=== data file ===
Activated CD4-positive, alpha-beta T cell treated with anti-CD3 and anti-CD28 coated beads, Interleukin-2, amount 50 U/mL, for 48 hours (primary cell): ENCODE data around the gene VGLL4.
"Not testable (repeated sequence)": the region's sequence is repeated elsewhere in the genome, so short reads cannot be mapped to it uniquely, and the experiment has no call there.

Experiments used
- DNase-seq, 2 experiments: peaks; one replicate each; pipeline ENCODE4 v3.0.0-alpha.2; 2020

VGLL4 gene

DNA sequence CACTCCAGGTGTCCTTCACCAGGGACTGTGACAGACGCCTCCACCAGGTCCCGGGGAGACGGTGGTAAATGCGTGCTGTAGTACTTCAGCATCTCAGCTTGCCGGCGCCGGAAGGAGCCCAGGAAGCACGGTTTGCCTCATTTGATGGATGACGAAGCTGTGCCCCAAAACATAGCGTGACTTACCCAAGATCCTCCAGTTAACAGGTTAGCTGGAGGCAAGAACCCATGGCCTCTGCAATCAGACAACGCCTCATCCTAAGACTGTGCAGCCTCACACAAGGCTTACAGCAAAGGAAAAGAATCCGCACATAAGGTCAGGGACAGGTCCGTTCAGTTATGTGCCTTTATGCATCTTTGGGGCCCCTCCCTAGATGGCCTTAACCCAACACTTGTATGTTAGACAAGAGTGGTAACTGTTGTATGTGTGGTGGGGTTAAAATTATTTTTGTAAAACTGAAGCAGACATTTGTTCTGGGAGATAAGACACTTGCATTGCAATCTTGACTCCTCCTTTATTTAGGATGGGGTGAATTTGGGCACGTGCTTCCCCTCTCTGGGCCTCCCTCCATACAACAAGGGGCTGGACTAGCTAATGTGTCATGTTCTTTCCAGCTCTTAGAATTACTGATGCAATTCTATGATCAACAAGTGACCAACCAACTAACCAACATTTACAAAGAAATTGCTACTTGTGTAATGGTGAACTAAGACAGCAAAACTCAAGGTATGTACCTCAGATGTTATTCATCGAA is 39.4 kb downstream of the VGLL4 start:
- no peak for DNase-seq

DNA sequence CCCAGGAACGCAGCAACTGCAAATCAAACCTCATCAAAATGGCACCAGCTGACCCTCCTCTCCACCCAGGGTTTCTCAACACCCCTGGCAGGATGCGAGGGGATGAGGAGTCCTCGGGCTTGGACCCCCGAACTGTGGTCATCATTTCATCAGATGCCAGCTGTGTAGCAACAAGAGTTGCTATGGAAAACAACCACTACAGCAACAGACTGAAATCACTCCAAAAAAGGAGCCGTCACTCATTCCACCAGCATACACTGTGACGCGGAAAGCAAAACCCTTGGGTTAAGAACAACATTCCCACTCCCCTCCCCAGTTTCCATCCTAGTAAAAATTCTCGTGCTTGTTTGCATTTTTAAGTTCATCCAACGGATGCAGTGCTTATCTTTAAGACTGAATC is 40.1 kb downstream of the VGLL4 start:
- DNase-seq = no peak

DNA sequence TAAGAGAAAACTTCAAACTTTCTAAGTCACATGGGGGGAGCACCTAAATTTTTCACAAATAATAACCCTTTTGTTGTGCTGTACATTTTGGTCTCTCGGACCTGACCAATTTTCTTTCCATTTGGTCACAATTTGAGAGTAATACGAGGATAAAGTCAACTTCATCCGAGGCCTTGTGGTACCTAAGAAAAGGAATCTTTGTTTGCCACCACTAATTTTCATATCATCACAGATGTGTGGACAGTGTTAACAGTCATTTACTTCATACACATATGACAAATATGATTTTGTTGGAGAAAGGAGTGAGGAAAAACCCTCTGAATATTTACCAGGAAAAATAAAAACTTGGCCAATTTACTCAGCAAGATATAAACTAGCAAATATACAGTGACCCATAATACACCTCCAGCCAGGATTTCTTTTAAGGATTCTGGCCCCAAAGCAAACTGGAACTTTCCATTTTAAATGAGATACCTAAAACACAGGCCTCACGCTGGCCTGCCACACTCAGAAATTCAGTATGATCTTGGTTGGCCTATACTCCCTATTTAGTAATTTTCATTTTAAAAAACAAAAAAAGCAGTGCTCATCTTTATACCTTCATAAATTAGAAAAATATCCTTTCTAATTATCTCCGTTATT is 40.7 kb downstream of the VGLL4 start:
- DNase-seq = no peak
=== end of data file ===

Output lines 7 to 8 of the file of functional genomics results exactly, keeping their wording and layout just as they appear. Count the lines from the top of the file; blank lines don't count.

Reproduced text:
- no peak for DNase-seq

DNA sequence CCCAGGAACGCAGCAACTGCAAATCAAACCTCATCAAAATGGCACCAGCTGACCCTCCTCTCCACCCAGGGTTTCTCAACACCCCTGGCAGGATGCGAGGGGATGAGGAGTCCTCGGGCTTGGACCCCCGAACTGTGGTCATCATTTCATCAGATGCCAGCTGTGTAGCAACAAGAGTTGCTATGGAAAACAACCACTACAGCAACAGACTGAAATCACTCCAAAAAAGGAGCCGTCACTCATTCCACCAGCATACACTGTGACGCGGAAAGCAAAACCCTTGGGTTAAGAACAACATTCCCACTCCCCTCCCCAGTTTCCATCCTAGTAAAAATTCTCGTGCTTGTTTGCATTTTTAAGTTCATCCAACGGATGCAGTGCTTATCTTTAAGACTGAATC is 40.1 kb downstream of the VGLL4 start: